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Out & About: ‘Swan Lake’ a ‘major artistic achievement’

Lifestyle

Out & About: ‘Swan Lake’ a ‘major artistic achievement’

Late March 2012 is proving to be a milestone for southern Maine’s two ballet troupes.

Last weekend, Portland Ballet wrapped up its superb production of “Giselle,” while this weekend belongs to Maine State Ballet’s “Swan Lake.”

Notable upcoming concerts include singer-songwriter Peter Yarrow. He’s best known as one third of the Peter, Paul and Mary folk trio and the co-writer of “Puff the Magic Dragon.” But Yarrow is also popular as a solo act, and he’ll be at One Longfellow Square this Saturday.

“Bombino” is the moniker/calling card of a African guitarist and singer-songwriter who’s currently making a mark within the world music community. Catch Bombino and his band at Hannaford Hall on April 4, part of Portland Ovations’ 2011-1012 season.

‘Swan Lake’

Maine balletomanes are rejoicing this month, with two of the greatest works in the classical repertoire presented by local companies on consecutive weekends.

Last weekend I was enthralled by Portland Ballet’s “Giselle,” and this weekend I hope to catch Maine State Ballet’s “Swan Lake,” which is scheduled for two matinee performances at Merrill Auditorium on March 31 and April 1.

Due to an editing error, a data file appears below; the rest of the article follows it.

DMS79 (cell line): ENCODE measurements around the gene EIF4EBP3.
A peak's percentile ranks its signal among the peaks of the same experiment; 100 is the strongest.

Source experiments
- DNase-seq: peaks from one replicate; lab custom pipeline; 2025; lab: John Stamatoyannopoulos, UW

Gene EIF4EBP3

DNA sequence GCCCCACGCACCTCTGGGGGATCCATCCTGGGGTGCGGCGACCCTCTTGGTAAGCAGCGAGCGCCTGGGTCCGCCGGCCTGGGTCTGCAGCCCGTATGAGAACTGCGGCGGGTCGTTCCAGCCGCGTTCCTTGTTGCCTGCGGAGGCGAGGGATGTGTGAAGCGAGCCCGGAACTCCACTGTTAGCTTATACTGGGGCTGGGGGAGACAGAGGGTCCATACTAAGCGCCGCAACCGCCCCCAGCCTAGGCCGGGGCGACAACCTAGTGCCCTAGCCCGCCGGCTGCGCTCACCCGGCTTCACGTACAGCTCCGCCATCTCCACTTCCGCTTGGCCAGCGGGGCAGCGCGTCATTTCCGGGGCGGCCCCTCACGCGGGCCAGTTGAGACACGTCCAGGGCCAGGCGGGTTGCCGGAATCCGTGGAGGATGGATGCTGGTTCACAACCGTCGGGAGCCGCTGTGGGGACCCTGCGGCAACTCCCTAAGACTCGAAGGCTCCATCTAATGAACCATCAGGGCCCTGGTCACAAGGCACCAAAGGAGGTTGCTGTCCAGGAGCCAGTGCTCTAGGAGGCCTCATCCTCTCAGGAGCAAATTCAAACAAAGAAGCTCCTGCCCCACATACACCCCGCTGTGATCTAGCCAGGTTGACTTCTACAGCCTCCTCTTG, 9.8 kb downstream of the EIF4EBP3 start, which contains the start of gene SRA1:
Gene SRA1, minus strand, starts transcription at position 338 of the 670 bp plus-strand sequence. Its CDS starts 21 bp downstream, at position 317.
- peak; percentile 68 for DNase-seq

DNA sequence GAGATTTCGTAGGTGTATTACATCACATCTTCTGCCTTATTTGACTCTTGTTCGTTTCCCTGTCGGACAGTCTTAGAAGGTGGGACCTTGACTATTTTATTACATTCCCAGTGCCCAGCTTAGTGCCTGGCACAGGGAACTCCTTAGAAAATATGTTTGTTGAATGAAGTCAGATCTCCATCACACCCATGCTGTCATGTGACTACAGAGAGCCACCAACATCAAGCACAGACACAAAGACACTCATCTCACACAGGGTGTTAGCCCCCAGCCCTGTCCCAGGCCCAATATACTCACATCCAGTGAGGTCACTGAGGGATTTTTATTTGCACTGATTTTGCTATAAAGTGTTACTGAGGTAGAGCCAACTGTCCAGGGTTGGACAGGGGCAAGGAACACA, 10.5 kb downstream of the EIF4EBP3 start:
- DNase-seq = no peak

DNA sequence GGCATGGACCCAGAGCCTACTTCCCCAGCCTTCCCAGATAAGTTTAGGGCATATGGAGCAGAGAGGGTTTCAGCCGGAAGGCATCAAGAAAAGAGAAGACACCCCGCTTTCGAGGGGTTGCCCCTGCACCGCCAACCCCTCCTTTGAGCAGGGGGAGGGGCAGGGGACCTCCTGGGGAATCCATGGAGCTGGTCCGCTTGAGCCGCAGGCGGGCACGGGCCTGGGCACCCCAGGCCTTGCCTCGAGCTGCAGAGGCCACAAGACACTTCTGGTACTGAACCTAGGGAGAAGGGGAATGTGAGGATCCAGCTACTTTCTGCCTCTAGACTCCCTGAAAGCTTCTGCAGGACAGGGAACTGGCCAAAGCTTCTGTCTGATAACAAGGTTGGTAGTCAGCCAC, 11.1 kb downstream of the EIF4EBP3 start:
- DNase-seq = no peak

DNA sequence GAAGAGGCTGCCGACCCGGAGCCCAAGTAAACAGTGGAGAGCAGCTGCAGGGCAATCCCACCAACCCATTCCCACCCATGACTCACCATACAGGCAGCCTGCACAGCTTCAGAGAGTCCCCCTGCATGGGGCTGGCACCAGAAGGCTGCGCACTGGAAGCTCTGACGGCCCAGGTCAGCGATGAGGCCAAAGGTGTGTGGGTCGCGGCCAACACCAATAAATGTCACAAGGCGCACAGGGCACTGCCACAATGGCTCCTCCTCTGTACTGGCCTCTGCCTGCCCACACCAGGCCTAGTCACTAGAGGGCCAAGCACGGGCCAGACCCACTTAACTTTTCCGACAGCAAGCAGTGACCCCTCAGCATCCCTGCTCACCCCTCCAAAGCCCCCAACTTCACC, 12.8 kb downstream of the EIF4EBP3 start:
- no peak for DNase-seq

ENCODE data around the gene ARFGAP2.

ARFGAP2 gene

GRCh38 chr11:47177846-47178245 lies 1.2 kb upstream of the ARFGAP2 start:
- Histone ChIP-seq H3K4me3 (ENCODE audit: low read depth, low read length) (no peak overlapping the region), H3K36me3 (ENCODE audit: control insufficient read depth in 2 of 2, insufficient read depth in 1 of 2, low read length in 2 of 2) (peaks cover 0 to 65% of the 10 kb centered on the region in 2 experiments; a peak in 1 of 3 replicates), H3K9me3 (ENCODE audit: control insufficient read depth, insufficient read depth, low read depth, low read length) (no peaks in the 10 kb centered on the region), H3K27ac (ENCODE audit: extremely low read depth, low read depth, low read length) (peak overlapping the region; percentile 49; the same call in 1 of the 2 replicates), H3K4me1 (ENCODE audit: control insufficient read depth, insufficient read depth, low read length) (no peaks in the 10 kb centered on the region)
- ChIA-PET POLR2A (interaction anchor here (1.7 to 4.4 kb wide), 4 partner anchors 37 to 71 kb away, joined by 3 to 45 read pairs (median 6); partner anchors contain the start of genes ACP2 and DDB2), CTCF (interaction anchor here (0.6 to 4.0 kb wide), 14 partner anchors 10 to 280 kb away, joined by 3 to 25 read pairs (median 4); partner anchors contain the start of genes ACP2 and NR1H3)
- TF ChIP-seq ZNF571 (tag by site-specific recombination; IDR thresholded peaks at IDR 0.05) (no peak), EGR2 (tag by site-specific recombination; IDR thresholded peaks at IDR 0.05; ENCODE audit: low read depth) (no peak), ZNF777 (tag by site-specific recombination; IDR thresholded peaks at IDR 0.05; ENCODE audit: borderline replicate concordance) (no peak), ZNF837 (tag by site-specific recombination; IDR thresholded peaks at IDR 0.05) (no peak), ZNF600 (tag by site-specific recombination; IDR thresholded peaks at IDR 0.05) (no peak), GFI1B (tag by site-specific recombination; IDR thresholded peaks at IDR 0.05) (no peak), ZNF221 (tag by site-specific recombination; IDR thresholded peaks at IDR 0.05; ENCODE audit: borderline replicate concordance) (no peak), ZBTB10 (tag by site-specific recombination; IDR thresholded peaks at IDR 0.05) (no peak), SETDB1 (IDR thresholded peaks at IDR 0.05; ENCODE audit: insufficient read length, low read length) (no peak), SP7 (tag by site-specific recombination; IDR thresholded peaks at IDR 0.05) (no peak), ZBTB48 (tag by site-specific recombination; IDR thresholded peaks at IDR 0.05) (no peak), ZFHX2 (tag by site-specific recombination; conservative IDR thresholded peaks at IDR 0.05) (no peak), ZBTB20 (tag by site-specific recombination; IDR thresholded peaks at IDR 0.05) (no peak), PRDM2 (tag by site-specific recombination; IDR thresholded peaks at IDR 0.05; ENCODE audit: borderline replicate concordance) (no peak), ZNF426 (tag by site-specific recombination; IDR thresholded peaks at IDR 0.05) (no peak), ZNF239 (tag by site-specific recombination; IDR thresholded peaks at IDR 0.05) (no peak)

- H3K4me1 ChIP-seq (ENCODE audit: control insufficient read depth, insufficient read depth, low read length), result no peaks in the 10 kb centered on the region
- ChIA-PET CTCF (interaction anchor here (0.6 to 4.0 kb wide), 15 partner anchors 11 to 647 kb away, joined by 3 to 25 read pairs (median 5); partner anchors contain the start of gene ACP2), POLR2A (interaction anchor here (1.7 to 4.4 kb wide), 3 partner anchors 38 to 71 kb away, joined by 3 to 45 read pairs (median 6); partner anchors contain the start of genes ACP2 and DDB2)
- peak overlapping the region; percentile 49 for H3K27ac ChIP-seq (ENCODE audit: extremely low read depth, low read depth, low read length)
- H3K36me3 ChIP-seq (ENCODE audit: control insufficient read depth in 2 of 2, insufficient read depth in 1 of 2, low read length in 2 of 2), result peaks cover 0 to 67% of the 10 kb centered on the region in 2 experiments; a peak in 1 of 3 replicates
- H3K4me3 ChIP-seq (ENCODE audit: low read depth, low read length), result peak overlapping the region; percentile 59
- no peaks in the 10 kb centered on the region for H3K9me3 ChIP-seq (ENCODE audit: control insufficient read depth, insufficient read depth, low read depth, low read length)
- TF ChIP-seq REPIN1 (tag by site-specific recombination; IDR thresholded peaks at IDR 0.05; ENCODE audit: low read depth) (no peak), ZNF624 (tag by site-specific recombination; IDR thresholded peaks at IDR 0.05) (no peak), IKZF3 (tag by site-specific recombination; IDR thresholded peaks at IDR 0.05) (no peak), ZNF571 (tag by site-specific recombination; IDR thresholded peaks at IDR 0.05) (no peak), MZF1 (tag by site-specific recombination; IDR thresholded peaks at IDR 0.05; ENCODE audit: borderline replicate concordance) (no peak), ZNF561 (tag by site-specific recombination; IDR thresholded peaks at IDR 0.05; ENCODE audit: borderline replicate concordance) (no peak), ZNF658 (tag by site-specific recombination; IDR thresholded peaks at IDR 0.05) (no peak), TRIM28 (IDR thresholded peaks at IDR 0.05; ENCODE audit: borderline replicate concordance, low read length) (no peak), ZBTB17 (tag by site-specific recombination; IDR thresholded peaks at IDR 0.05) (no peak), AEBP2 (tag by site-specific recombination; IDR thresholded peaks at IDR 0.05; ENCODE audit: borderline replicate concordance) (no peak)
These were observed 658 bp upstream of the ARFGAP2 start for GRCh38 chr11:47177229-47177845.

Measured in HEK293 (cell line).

MSB co-founder and artistic director Linda Miele calls “Swan Lake” the “ultimate classical ballet,” which represents her company’s “major artistic achievement.”

The ballet dates from the pinnacle of the Russian Romantic movement in the mid 1890s, and represents a collaboration of two of the country’s preeminent artists: composer Peter Ilyich Tchaikovsky and choreographer Marius Petipa. (They’re also the pair responsible for “Sleeping Beauty” and “The Nutcracker.”)

“‘Swan Lake’ is really the pinnacle of what you want to accomplish as a company,” said Miele, who performed the ballet many times as a young dancer with the New York City Ballet. For this weekend’s show in Portland, Miele promises to incorporate much of the traditional Petipa choreography that has been passed down through generations of dancers, plus some of her own original work.

“Everybody who has an interest in ballet should be able to see ‘Swan Lake,’” Miele added. “We’re proud to be able to present this ballet right here in Maine, in the way it was meant to be seen.”

The celebrated ballet recounts an ancient European fable that has a familiar fairy-tale formula: a beautiful princess, a handsome prince and an evil sorcerer. Here’s a quick summary:

The tale starts with Princess Odette (Janet Davis), who is transformed into a swan by a wicked wizard (Nathaniel Dombek). Prince Siegfried (Janet Davis’ real life husband, Glenn Davis) falls in love with Odette in a moment by the lake when she has temporarily regained her human form.

An epic battle follows between the prince and evil magician. While many variations of “Swan Lake” end in tragedy, Miele chooses to model a Russian version of the ballet that has a happily-ever-after finale.

MSB’s production showcases the talents of 85 advanced students and professional dancers. The sets and costumes, including a stunning 40-foot-tall backdrop and 21 white swan tutus, are the work of designer Gail Csoboth. Miele believes that her “Swan Lake” will be the largest production ever staged by a ballet company in Maine. The show is appropriate for all ages and level of interest in dance, she added.